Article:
A 1964 study found that babies as young as two months old when presented with different patterns will show a marked preference for the unfamiliar ones. Do you know that an eight month old’s brain starts posing questions by pointing to objects? So even before kids can walk or talk they are ready with questions. There is clear scientific evidence that children who are curious and explorative fare better at school, work and even relationships later in life. So how do you cultivate curiosity in your little one?
The right space to ask questions -There are no wrong questions. You might not have answers to all the questions your children ask, but that is no reason to discourage them It is perfectly all right to seek the answer together. It just makes it all the more interesting and memorable for them. Watch a caterpillar spin itself into a chrysalis or a bird build a nest in answer to their questions on birds and butterflies.
Thou shalt not judge – There is no one way of doing anything. The sooner we can impress this on kids, the better it will be for their curiosity. They will explore different ways to do things and discover their comfort zones.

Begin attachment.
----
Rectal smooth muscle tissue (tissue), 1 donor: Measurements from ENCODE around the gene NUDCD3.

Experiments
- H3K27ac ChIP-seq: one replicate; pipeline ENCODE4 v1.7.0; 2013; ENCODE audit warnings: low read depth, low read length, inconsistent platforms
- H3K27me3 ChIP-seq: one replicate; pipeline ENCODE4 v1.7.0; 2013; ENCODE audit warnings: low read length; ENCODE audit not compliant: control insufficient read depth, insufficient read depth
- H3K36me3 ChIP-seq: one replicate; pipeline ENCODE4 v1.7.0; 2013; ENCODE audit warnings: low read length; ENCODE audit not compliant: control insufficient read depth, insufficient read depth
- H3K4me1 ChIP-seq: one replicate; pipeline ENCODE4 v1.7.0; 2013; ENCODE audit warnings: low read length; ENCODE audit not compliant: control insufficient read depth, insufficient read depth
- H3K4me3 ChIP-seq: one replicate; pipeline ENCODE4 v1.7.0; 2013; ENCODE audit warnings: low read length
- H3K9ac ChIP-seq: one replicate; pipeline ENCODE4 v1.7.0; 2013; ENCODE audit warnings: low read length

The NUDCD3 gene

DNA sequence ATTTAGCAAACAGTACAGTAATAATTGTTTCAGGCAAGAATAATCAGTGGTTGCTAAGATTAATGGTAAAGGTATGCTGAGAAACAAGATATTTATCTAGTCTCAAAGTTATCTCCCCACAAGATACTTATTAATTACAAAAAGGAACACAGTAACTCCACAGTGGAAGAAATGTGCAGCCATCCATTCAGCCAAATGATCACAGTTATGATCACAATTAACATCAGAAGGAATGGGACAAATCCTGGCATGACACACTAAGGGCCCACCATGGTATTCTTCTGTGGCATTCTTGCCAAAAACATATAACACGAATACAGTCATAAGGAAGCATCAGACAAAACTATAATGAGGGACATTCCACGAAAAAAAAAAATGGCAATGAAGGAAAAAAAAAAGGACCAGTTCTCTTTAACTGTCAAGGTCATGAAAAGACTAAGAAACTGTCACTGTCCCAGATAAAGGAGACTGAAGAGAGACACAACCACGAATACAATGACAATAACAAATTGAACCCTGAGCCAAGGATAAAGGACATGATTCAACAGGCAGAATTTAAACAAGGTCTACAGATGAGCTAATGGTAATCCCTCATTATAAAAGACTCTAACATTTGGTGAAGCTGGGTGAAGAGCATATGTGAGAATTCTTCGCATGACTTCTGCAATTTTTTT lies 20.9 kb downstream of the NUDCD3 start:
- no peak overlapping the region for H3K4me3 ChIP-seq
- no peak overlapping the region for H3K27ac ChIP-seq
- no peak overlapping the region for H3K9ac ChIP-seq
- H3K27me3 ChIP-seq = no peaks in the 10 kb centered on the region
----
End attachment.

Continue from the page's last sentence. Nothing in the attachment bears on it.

Go ahead and explore – Go to an art gallery, go to a play, go to a game. Life cannot be experienced by just sitting on a couch and watching it on a screen or even just reading about it. Get out of your comfort zone. If you do not play sports, enroll in one for your child’s sake. Your being there will empower them to try it for themselves. You might learn a thing or two as well.
Do not always insist on colouring within the lines – Roses are red but they can be green, blue, or all the hues of the rainbow. Staying within lines might be a great concept, but maybe your little one can do better by colouring outside. Let them find their own ways to express themselves.
Give them the tools – The playground to play in, the park or garden to marvel at nature and the toy to explore with. If you want your little munchkins to explore putting a screen in front of them is not the answer. Google might be synonymous with searching for answers but some answers are best discovered through old-fashioned touch, feel and try. Toys that have the child do things instead of doing it all for the child are always the best option.
No trophy endings. Curiosity for its own sake is great. When you offer a reward to complete a task, the child gets more interested in the reward and not what they are doing. Let them be, and everyone wins!
So go ahead, take kids to museums, for treks, for park visits, for nature walks, to science museums, or just do some star gazing. Aren’t you curious about what your little one will ask next?
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